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Farm Acts 2020 : What awaits us

Controversial farm bills that have been recently passed by the Parliament discount the role of the elected governments in agri-economics — creating conditions that would allow for corporate monopoly over Indian agriculture

Farm Acts 2020 : What awaits us
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On September 27, the President of India gave assent to the controversial farm bills passed by Parliament in the previous week. Two new acts and one major amendment to an existing act have been legislated during the last session of the Parliament, though the entire country has been put under partial lockdown since March due to pandemic. The Union Government claims that the acts will transform Indian agriculture and attract private investment. Prior to the enactment into acts, these were promulgated as ordinances, on June 5, 2020, by the President as the 'Parliament was not in session and there was an immediate need for legislation'.

(a) The Essential Commodities (Amendment) Act, 2020 has amended the 'Essential Commodities Act' of 1955. The new act allows the 'supply of such foodstuffs, including cereals, pulses, potato, onions, edible oilseeds, and oils, as the Central Government may, by notification in the Official Gazette, specify, may be regulated only under extraordinary circumstances which may include war, famine, extraordinary price rise and natural calamity of grave nature'.

It permits almost unrestrained hoarding and higher profit to the hoarders as the Act clearly mentions that 'any action on imposing the stock limit shall be based on price rise and order for regulating stock limit of any agricultural produce may be issued under this Act only if there is — (i) hundred per cent increase in the retail price of horticultural produce; or (ii) fifty per cent increase in the retail price of non-perishable agricultural foodstuffs, over the price prevailing immediately preceding twelve months, or the average retail price of the last five years, whichever is lower.'

Immediate concerns: Under a totally decontrolled market, the major stockists will form a cartel to maximise their profit by hoarding the essential commodities of mass consumption. The Act has made the state government toothless as they cannot intervene, by law, to stop hoarding unless prices are raised beyond a certain limit.

(b) 'The Farmers (Empowerment and Protection) Agreement on Price Assurance and Farm Services Act', 2020, says: 'A farmer may enter into a written farming agreement in respect of any farming produce and such agreement may provide for — (i) the terms and conditions for the supply of such produce, including the time of supply, quality, grade, standards, price, and such other matters; and (ii) the terms related to supply of farm services. However, the Act also says that 'No farming agreement shall be entered into by a farmer under this section in derogation of any rights of a sharecropper.'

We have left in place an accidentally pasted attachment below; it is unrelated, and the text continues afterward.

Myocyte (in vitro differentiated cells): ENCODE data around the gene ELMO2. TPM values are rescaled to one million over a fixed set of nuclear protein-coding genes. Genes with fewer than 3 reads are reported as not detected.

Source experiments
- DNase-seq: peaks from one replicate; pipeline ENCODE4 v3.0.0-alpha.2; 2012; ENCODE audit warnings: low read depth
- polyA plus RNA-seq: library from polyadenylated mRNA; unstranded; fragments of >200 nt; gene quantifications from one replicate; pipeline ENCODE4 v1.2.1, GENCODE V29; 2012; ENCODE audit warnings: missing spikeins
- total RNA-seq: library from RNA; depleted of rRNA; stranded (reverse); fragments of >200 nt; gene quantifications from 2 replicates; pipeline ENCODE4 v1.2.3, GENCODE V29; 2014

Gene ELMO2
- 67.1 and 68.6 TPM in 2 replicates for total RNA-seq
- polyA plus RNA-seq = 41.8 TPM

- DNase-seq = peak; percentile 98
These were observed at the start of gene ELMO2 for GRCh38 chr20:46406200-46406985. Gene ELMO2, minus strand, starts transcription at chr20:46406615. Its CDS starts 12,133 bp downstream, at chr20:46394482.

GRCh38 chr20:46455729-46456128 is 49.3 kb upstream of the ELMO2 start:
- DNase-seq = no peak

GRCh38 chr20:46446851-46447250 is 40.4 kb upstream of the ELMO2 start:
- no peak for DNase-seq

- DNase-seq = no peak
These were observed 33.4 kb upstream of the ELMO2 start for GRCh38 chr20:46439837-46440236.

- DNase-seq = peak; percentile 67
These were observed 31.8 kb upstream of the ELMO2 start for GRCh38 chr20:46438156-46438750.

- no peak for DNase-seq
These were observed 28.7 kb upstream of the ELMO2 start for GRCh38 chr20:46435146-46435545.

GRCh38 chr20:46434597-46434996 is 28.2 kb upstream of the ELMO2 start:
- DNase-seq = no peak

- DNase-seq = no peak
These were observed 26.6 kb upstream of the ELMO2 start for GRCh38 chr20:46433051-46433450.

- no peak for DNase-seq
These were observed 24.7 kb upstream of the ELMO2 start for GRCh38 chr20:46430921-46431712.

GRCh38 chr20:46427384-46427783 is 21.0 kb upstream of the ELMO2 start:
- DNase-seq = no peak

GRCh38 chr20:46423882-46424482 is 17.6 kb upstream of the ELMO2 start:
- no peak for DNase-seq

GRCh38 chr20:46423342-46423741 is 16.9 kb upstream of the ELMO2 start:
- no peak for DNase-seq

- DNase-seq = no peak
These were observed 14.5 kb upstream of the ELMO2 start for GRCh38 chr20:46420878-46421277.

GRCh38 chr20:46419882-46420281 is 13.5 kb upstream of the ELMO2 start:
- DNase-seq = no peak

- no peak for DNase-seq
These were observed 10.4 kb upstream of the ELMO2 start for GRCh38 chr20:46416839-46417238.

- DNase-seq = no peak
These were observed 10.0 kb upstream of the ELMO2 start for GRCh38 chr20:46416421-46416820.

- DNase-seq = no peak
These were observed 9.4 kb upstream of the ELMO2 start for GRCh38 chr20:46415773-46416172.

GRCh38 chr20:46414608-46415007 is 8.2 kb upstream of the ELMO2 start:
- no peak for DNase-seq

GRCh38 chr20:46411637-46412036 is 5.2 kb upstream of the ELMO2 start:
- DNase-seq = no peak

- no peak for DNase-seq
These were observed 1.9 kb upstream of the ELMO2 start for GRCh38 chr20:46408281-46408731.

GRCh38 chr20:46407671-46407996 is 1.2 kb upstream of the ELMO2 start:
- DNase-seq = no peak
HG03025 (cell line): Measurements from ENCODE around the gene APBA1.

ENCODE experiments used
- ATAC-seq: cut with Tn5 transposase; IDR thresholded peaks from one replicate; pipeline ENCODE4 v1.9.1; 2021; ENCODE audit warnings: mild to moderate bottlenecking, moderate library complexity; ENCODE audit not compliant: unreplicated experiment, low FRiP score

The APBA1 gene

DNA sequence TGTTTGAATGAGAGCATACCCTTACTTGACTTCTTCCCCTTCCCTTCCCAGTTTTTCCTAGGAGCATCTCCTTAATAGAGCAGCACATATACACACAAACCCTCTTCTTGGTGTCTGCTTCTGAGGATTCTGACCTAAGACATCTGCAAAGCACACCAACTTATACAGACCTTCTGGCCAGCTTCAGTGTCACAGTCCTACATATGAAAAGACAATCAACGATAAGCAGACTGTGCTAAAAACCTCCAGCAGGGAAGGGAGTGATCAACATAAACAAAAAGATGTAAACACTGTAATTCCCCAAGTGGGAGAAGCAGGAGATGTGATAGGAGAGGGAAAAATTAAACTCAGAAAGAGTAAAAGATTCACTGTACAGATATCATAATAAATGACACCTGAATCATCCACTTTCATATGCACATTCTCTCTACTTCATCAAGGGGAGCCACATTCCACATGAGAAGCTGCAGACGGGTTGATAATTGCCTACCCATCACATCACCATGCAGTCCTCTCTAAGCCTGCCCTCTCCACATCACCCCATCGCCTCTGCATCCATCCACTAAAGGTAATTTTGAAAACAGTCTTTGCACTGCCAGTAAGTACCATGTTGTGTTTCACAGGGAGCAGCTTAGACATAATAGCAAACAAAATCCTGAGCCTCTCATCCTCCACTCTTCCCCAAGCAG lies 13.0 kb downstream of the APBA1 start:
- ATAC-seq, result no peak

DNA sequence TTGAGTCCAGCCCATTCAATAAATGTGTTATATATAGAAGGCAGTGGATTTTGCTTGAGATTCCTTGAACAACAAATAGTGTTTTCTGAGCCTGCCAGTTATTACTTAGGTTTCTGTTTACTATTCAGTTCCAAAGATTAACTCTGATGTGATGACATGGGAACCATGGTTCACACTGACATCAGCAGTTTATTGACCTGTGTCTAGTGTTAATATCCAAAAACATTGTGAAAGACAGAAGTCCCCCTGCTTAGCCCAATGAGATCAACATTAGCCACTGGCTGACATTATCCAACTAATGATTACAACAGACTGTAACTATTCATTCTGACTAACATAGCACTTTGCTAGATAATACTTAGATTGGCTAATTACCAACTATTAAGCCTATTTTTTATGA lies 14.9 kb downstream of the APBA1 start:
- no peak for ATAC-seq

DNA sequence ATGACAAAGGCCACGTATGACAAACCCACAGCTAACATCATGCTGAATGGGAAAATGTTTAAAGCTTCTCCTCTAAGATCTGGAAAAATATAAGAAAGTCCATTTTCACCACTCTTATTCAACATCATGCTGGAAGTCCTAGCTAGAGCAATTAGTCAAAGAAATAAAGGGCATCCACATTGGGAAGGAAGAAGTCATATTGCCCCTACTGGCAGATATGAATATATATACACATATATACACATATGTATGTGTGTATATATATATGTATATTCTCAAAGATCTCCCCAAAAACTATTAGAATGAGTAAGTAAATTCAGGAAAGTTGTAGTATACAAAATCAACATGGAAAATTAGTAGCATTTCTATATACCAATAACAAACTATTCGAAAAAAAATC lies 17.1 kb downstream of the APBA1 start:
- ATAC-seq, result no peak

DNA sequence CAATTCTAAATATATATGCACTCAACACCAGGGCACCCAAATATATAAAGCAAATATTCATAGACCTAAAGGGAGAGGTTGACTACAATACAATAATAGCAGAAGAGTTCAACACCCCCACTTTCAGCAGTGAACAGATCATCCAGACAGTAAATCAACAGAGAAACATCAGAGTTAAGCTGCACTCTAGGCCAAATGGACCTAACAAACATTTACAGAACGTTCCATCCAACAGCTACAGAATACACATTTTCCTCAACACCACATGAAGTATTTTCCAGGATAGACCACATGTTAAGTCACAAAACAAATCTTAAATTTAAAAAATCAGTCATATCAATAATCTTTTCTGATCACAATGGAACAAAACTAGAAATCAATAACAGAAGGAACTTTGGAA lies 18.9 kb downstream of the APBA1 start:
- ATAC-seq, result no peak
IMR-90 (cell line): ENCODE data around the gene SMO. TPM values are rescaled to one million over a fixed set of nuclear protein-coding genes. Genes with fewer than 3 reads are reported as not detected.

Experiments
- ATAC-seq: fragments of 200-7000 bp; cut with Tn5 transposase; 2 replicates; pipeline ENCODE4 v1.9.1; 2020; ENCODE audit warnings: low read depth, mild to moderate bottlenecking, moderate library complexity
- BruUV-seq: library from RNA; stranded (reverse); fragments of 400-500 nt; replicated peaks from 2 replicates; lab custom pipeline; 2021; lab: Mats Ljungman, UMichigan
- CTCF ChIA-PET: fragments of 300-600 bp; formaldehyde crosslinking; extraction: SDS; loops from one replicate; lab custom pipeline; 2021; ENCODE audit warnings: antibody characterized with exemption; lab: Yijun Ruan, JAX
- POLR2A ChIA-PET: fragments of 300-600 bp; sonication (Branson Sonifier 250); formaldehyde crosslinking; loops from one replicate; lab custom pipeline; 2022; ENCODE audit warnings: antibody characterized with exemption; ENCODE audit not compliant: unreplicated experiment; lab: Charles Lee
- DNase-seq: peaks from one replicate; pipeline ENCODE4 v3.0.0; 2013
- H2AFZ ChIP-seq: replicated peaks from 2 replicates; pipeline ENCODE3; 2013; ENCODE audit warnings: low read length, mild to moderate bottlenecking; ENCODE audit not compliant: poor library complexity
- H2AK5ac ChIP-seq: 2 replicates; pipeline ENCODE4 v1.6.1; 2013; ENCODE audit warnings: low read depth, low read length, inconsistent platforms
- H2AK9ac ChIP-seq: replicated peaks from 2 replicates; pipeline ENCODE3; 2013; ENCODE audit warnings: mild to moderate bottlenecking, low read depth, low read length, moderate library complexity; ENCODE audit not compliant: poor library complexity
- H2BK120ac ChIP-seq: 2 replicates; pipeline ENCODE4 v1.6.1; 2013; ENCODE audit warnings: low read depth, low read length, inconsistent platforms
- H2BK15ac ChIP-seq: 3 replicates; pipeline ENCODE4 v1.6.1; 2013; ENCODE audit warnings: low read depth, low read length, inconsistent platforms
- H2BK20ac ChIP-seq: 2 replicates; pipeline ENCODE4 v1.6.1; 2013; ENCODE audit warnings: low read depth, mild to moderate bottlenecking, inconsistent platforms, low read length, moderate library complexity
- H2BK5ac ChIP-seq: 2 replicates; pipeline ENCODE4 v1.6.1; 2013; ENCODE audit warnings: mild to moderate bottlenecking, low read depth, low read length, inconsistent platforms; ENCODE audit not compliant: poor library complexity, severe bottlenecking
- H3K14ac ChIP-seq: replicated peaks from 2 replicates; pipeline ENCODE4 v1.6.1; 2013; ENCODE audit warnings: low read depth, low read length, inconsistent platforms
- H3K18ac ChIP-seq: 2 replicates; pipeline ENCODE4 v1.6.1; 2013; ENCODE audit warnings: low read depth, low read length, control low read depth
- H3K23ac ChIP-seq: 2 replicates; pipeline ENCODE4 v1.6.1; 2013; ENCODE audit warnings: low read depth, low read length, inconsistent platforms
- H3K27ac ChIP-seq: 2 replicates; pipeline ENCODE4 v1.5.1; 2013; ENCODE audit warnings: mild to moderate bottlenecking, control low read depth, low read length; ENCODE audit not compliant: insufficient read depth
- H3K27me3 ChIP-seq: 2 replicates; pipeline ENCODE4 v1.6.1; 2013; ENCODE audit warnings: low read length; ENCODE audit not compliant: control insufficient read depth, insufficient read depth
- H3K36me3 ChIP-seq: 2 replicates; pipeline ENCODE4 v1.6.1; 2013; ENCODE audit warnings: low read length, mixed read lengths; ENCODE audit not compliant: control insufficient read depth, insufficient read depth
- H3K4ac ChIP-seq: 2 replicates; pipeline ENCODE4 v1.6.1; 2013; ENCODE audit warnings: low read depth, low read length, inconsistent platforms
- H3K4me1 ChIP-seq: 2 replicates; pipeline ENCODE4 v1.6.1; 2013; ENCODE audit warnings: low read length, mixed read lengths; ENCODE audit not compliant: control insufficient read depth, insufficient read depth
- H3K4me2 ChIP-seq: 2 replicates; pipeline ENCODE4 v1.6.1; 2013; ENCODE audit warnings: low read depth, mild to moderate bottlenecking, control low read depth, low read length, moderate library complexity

Immediate concern: The act provides legal sanction for contract farming under which farmers will produce crops as per contracts with corporate investors for a mutually agreed remuneration. The main concern is corporate investors who run global supply chains will dictate terms and would look for short term gains. They will be primarily interested in the farm output not on the sustainable development of the farmland.

The concept of contract farming is not new in India. The indigo planters of British East India Company started it in Bengal in the eighteenth century. Indigo cultivation had changed the characters of the farmland as rice and indigo cultivation processes were substantially different. After the invention of chemical indigo in Germany when the demand for organic indigo dropped suddenly and the company agents stopped procuring indigo from the farmers resulting in large-scale starvation deaths among traditional rice cultivators of Bengal who were compelled to cultivate indigo. It took years to make those lands suitable for rice cultivation again.

In recent times, contract farming of sugar canes in Maharashtra's Marathwada district has made most of the land almost barren. It is reported that unrestricted use of groundwater for sugar cane farming (which is extremely water-intensive cultivation) has aggravated the groundwater crisis of the region. Though farmers have received an assured price from sugar factories due to contractual agreements, the quality of their farmland has drastically depreciated due to bad farming practices. Experts apprehend that if the existing farming practice continues, water-stressed regions such as Marathwada could be heading towards desertification.

It may be pointed out that historically only Bihar and eastern UP were the centres of the sugarcane belt, which were in line with the water resource endowment of the region. But over time, the strong political lobby of sugar factories took the sugarcane belt to Maharashtra, Karnataka and Tamil Nadu, which do not have that type of water resource endowment. Unrestrained corporatisation of agriculture is likely to destroy the remaining bio-network of the Indian farm sector.

(c) The 'Farmers' Produce Trade and Commerce (Promotion and Facilitation) Act', 2020 allows the farmers, by giving them the freedom, to sell their produce anywhere they want to. The Act says: 'Subject to the provisions of this Act, any farmer or trader or electronic trading and transaction platform shall have the freedom to carry on the inter-State or intra-State trade and commerce in farmers' produce in a trade area. Any trader may engage in the inter-State trade or intra-State trade of scheduled farmers' produce with a farmer or another trader in a trade area.' The definition and scope of two terms in this Act are very important: 'trade area' and 'trader'.